> Prolong Your Food Life: Organise Your Fridge - The Food Safety Company Prolong Your Food Life: Organise Your Fridge - The Food Safety Company
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    Friday, 3 March 2017

    Prolong Your Food Life: Organise Your Fridge

    For many, fridge organisation comes on a whim. The leftovers spaghetti looks good on the second shelf. Yes, yes… and the fruits are best kept in sight on the top shelf. However, taking the time to put the foods in order in the fridge could reduce the amount food spoilage.

    Drawers at the Bottom – Raw veggies, salad and fruit.
    The drawers at the bottom of the fridge usually have some sort of division, allowing fruit and veggies to be stored separately. This is because fruit gives off a gas that ripens other produce.

    Bottom Shelves – Sealed raw meat and fish.
    The shelf directly above the bottom drawer is the coldest part of the fridge. Raw food should be stored here to keep it as fresh as possible and to prevent accidental cross-contamination.

    Middle Shelves – Dairy products and eggs.
    Sealed dairy products do well in the middle shelf as do eggs. The products stored in this area tend have smaller profiles (e.g. egg cartons, yoghurt cups); so, if you are pressed for fridge space and have the ability to adjust the shelves, making the middle shelves smaller can facilitate better organisation.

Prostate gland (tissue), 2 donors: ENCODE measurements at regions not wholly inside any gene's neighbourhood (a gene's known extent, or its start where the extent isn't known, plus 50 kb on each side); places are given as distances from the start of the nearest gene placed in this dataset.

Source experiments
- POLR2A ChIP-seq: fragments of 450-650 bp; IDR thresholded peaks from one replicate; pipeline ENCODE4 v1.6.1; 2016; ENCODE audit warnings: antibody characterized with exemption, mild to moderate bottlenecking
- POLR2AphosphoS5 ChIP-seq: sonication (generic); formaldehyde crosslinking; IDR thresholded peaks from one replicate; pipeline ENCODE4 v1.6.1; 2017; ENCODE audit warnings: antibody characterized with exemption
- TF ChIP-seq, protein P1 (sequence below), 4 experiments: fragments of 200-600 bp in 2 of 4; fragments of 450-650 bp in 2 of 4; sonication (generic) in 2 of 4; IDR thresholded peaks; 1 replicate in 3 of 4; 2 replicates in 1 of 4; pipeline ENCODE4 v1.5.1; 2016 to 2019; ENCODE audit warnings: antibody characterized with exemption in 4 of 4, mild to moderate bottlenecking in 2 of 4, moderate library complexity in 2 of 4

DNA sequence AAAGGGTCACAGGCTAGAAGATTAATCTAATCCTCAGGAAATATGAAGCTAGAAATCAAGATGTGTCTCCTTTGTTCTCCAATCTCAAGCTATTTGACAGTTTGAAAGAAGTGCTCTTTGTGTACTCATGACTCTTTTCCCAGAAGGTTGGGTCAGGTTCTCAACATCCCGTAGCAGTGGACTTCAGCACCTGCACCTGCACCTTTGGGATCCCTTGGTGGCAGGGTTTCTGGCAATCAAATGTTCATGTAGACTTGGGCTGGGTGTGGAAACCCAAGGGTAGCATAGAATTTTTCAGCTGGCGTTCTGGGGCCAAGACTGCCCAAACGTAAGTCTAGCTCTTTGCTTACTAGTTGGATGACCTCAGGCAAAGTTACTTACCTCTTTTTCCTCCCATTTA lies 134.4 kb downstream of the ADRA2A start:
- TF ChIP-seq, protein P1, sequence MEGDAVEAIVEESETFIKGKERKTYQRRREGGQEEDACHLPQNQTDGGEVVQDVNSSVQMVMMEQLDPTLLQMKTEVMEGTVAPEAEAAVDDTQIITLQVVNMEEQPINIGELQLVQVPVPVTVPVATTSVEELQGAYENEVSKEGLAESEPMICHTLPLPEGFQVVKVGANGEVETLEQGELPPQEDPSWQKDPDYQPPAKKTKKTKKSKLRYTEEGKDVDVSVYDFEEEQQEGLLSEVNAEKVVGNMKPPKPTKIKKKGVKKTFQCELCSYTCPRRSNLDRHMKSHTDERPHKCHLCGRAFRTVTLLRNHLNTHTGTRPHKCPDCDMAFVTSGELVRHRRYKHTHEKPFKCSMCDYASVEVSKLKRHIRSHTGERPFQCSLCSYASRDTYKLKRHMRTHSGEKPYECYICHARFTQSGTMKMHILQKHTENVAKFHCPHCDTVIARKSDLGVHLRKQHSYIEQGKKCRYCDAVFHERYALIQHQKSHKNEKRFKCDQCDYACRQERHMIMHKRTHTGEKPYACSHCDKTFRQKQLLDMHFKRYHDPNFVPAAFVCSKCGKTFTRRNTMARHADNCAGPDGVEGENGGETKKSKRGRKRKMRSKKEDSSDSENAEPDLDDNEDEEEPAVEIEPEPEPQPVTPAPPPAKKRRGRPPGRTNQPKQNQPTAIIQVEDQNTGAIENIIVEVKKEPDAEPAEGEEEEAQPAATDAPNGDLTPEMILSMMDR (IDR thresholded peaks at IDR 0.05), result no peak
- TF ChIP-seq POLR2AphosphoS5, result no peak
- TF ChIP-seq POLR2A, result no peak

Upper Shelves – Pre-cooked foods.
    Though the bottom shelf is the coldest, the top shelf holds its temperature the best. Prepared food items should be stored here, things like leftovers, deli meats and ready-made meals.

    Door – Preserved foods.
    As the fridge door is constantly opened, it is the warmest part of the fridge. Any items with preservatives are best tucked into door space: sauces, condiments, juice, jam/preserves, pickled vegetables, butter and soft cheese. Whether ketchup belongs in the fridge or cupboard is still up for debate, though it’s probably best to do what Heinz tells you and “refrigerate after opening.” If you do keep your ketchup in the fridge, put it in the door.

    On the Counter – Gas-releasing fruit and veg.
    Some fruits and vegetables have a plant hormone which causes the produce to emit a gas called ethylene. This gas causes fruit to turn softer by degrading the cells. Leaves droop in response, seeds and buds sprout; ethylene can wreak havoc on produce, ripening it prematurely. Avocados, bananas, nectarines, peaches, pears, plums, cantaloupe and tomatoes are just a few examples of ethylene-producing foods. 

    Jacqui Litvan

    Jacqui Litvan, wielding a bachelor's degree in English, strives to create a world of fantasy amidst the ever-changing landscape of military life. Attempting to become a writer, she fuels herself with coffee (working as a barista) and music (spending free time as a raver).
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